Hi Marlene! I am SO excited that you found my little shrine to Ted Lewy. I want to see your images! is there any way you can email them to me at newsyrayne@gmail.com? I hope that you saw the large oil painting – the only original Lewy I have – of the WAC. The paperwork that came with that painting says that Mr. Lewy painted it for a contest for WWII posters. No doubt he painted Army friends and gave away his artwork. I’m SO HAPPY that you did some research on it and now you know that you have a very special original piece by Ted Lewy. What I might do if I were you is have canvas copies made of each image (Costco does this/they take a digital image and print it on canvas so it looks like a painting) for your home/your family and then archive the original in a museum box with acid free paper, etc. There’s no putting values on such a unique item. No doublt it’s priceless to you.

  12. Marlene Poynter Says:

    I will be happy to take pictures and email them to you. They are kind of a cross between portraits & caricatures. Kind of reminds me of something you might get from a street vendor or carnival/fair. I will get the pictures to you shortly. Thanks for the advice on how to handle and preserve them.

    • collectingjourneys Says:

      Awesome!

      I have this fantasy of someday hosting a one night Ted Lewy Museum Show, so I never pass up an image. Do you live in California? or?


  13. I would also love to see these images. What a great thing to have!!! I’m excited for you Marlene!

  14. Bill Lambo Says:

    I have a Ted Lewy print of California Cabel showen the Bay bridge in the back ground and a building with the first two letter “MO”. It as the blue sticker on the back and a blue ball point signature to my father in law “To Earl from Ted Lewy San Francisci 4 21 1953. Do you have any approxmate value. Thank You

    • collectingjourneys Says:

      Some collectors don’t like a personal note on the art, others do. Either way, I’d estimate the print, if in otherwise good condition (no yellowing, foxing, tearing, water marks, etc…) at around $50. If it’s in an original bamboo frame, $75. That MO, is for Moers, a sort of diner or automat that used to be at that location. If you’d like to send me an image at newsyrayne@gmail.com I could possibly give you better information. Thanks for checking in with the only online tribute site to Ted Lewy. – Rayne Wolfe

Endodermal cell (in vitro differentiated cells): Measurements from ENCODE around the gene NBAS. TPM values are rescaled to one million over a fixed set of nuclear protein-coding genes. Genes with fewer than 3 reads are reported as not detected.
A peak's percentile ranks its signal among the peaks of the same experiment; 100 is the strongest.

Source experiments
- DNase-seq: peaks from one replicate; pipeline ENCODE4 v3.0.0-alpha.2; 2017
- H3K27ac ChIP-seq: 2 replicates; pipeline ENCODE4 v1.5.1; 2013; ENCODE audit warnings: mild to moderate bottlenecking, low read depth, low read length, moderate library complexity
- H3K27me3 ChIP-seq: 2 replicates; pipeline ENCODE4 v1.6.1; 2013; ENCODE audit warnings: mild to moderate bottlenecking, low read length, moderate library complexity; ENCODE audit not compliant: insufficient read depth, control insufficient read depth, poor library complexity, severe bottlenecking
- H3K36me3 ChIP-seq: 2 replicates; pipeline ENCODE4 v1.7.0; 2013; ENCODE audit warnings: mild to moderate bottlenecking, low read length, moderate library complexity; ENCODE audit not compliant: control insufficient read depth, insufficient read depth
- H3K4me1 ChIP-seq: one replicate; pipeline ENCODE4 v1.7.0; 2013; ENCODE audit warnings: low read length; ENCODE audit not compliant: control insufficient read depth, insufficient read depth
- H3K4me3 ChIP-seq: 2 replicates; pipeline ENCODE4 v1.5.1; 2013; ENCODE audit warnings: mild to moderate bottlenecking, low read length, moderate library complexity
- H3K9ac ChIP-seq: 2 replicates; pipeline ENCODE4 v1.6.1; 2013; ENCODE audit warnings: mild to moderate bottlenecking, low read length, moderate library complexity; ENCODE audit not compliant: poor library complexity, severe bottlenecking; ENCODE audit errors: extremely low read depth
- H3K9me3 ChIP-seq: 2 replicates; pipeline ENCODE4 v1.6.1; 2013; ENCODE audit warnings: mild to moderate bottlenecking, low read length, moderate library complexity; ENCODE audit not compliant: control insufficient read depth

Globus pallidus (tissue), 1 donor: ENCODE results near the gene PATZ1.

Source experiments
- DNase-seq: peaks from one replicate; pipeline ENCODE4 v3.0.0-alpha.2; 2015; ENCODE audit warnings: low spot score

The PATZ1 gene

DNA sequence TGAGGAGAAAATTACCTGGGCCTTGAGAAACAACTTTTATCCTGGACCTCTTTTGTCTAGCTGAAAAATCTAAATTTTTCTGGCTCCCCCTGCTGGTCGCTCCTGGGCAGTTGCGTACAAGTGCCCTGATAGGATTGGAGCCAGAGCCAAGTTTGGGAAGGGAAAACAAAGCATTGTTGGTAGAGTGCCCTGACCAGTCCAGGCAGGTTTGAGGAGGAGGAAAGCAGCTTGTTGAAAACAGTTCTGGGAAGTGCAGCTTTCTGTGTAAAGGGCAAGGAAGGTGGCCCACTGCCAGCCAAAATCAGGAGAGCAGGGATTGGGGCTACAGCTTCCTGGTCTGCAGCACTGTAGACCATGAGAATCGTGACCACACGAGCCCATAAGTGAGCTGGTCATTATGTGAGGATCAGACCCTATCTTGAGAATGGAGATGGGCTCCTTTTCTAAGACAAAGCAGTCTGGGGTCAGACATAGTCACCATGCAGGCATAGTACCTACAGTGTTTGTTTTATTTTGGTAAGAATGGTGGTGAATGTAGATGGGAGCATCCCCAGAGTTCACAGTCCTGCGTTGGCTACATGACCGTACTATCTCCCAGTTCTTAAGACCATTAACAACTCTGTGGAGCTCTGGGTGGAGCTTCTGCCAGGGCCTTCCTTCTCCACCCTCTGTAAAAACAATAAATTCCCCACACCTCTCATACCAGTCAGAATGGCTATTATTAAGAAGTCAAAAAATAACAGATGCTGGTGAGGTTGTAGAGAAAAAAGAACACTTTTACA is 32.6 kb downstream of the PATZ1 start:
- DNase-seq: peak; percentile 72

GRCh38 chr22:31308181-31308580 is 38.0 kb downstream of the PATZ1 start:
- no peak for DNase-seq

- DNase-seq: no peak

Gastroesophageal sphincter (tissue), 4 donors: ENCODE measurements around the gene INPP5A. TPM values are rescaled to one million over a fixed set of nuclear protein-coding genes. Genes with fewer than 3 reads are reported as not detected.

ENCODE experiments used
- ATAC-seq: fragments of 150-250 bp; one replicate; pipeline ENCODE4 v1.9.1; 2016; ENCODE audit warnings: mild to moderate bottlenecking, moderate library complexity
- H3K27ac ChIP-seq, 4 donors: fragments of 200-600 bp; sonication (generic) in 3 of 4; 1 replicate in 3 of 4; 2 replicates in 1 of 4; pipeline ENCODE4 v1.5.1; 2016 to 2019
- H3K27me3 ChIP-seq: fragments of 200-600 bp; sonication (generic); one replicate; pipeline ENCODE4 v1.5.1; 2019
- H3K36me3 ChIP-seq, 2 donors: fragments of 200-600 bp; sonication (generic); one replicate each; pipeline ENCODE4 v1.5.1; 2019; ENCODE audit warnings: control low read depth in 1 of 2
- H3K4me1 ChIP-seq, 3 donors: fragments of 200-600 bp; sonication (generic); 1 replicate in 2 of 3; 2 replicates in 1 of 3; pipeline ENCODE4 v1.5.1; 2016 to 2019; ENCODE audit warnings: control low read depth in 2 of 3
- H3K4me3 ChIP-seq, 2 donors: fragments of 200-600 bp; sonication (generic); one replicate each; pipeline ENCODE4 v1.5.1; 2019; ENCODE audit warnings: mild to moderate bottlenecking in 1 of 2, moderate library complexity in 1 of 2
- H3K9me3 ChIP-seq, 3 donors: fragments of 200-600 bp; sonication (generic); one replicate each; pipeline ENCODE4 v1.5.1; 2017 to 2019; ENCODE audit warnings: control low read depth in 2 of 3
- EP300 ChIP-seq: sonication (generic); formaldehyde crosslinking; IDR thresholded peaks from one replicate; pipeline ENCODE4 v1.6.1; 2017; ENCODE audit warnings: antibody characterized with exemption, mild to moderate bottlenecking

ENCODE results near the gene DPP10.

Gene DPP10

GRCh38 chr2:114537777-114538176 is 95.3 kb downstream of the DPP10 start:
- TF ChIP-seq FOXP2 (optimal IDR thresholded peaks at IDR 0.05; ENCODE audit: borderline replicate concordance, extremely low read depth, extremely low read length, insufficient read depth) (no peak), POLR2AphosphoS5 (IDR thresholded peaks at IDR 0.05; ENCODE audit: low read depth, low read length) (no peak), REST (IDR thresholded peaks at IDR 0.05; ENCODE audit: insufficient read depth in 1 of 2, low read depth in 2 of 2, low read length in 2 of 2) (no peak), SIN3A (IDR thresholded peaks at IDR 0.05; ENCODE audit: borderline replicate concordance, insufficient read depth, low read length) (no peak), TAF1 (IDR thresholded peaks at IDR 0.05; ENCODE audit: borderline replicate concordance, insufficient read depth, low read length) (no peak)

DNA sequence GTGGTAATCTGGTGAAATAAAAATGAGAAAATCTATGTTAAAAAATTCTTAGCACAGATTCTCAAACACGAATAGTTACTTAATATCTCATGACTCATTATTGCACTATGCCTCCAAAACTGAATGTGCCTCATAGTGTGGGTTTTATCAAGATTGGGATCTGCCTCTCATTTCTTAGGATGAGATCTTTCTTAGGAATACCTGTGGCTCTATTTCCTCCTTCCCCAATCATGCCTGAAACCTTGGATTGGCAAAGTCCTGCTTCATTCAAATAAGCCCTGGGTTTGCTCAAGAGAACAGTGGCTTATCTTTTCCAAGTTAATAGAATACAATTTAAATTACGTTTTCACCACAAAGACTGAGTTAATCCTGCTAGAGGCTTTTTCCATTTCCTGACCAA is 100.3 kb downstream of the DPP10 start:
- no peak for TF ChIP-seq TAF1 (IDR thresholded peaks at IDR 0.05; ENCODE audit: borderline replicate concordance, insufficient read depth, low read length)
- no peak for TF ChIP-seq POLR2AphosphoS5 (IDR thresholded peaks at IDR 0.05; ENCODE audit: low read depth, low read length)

15. I am now at 10 of 12 in the Fairyland series! It has only taken me a few years, but I am so excited to get the series complete. Looking for Willy the Wale and 3 Men in a Tub. Will let you know when the series is complete!


  16. [...] collect Ted Lewy postcards from the 1950′s. Specifically, Ted Lewy’s series on Fairyland in Oakland, Ca. I love [...]


  17. You’d BETTER! If I ever actually accomplish one of my artistic goals – of hosting a Ted Lewy show – I’m going to call in your collection on loan! I’ll keep an eye out for your missing postcards!
    – Rayne

  18. Alyce Miller Says:

    I just came across your website when doing an online search to find out who Ted Lewy was. I inherited a framed picture from my father that had a picture of my grandmother in it. Upon closer inspection, I realized that the photo was sitting on top of a canvas that had the following written on the back. “Jan 23, 1963 San Francisco & Cable Car, Calif, U.S.A Artist: Ted Lewy 2200 39th Ave San Francisco, Calif” I took it out of the frame to find out that it was a canvas which I am guessing is an oil painting (I am not an artist) of San Francisco with a cable car and the bay bridge in the background. My family is originally from San Francisco and it is a really cool painting. Can you tell me anything about this or would you have a guess of what it is worth.

  19. Eddie Louis Says:

    Hi!
    I have a Ted Lewy original, signed, beautifully colored sketch of the Hotel Statler in Los Angeles from 1953. There is a hand written description of this painting, in blue ink, as follows: Hotel Statler on fabulous Wilshire Boulevard , Los Angeles. It is on the bottom front of the sketch. Also Some writing on the Matboard written in pencil that says: Sketch of my original (underlined) “Hotel Statler Los Angeles, Calif.” There is a personalized written note, also in pencil, lower right hand corner on the mat, To my friend Max Dean, from the San Franciscan artist Ted Lewy November 24,1953.